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L'Oreal Installs Touchscreen Cosmetics Vender In NYC Subway

Posted On: 11/1/2013

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TAGS: L'Oréal vending machine, interactive makeup vending machine, 42nd Street-Bryant Park subway station, Intelligent Color Experience vending machine, VE Connect door, Vendors Exchange International, Lisa Capparelli, Paul Fleuranges

vending machine NEW YORK CITY -- L'Oréal is bringing the beauty counter to straphangers by way of an interactive makeup vending machine located at the 42nd Street-Bryant Park station in New York City.

The Intelligent Color Experience vending machine, housed in a vacant newsstand at the subway station, stands 7 ft. tall and 14 ft. wide. It is merchandised with two dozen varieties of L'Oréal Paris mascara, eye shadow, lipstick and nailpolish. Prices will range from $5.99 to $9.99, and purchases will be made with credit cards.

The cosmetics vender, which reportedly uses the VE Connect door made by Vendors Exchange International, features a full-length mirror in conjunction with cameras and color-recognition technology to recommend L'Oreal products to passersby. A digital animation of the patron's silhouette appears on one screen, while a second screen allows her to choose one of the colors she's wearing and "Match It" or "Clash It" with various L'Oreal products.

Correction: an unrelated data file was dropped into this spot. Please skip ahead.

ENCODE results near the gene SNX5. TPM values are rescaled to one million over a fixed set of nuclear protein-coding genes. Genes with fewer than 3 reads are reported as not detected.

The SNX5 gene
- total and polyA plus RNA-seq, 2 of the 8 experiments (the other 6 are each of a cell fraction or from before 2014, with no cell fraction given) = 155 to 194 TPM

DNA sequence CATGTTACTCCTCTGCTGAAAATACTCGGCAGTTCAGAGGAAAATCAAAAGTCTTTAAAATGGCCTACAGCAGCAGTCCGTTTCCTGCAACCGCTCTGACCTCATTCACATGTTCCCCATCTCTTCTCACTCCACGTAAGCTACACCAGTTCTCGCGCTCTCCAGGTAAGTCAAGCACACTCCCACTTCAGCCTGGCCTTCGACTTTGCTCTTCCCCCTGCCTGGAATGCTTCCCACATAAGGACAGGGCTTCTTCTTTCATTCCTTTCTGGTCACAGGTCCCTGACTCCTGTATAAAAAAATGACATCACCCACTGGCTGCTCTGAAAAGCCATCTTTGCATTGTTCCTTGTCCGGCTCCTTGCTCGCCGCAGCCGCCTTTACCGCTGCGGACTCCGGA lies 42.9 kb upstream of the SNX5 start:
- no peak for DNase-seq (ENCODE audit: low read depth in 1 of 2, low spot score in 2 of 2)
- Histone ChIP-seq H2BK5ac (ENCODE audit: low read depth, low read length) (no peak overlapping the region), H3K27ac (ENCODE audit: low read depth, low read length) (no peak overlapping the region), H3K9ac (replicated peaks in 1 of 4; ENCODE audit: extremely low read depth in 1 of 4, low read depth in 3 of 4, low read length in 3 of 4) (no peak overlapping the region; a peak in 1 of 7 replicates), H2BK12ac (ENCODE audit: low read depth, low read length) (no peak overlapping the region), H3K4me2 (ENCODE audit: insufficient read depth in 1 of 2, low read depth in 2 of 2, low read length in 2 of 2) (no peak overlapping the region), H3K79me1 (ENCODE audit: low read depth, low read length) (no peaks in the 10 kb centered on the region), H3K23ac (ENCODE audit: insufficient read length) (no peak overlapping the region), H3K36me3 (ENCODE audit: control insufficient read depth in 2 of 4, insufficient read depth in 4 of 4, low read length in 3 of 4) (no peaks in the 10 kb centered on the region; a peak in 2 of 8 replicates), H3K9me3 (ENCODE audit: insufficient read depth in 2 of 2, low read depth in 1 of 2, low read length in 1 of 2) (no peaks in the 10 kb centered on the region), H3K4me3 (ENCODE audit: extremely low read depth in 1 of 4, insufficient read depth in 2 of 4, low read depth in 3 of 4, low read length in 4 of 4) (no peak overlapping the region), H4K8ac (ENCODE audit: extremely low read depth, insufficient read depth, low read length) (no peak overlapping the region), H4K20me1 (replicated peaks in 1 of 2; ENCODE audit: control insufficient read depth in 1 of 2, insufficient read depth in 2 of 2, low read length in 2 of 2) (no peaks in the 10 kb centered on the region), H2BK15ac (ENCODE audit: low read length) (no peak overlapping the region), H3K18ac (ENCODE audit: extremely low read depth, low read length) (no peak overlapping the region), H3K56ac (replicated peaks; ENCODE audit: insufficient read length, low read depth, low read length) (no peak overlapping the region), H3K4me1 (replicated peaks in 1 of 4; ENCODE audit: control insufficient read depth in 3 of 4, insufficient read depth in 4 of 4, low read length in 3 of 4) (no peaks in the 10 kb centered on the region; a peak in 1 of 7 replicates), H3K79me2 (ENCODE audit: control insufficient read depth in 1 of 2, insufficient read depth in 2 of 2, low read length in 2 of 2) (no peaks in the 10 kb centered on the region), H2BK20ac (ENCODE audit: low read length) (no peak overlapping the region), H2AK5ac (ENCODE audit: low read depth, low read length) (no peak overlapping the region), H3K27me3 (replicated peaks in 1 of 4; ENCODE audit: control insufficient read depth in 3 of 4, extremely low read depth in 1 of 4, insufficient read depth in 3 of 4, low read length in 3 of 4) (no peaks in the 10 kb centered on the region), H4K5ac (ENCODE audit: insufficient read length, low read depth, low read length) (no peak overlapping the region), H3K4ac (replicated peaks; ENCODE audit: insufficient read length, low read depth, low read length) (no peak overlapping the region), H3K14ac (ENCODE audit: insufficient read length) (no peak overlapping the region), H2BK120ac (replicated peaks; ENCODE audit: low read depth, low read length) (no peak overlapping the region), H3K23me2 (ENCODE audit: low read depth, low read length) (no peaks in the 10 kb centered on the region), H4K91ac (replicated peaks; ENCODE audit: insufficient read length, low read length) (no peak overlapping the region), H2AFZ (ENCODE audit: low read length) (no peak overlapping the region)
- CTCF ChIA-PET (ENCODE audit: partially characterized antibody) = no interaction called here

Customers can then purchase the recommended products with a tap on the touchscreen display and a swipe of their cards. Or they can opt out of buying anything and choose to email the recommended looks to themselves.

The beauty giant partnered with digital agency R/GA to develop the interactive cosmetic vender. Also involved in the project are CBS Outdoor, which sells advertising space in the subway system, and the Metropolitan Transportation Authority.

The Intelligent Color Experience machine will make its official debut on Nov. 4 and will remain in the subway station until Dec. 30. L'Oreal brand ambassadors will be on hand for the first two weeks to help customers use the kiosks, according L'Oreal spokeswoman Lisa Capparelli.

Paul Fleuranges, senior director for corporate and internal communications at the MTA, said the city's subway system has retail space that is not currently under lease and vending machines like the L'Oreal pilot present promising possibilities to generate revenue from those assets.

VE Connect, which supports 46" and 55" touchscreen sizes (1080p), transforms a vending machine into a fully interactive platform capable of displaying targeted advertising, promotional videos, detailed product images and nutritional information, among other content. It was the centerpiece at the Maybelline exhibit during last year's New York City Fashion Week. | SEE STORY